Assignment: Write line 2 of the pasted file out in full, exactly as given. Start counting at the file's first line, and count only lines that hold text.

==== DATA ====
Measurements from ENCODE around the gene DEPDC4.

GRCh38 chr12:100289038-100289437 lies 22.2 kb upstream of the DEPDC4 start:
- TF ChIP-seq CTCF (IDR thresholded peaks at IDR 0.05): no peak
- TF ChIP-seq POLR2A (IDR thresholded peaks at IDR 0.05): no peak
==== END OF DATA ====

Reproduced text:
GRCh38 chr12:100289038-100289437 lies 22.2 kb upstream of the DEPDC4 start: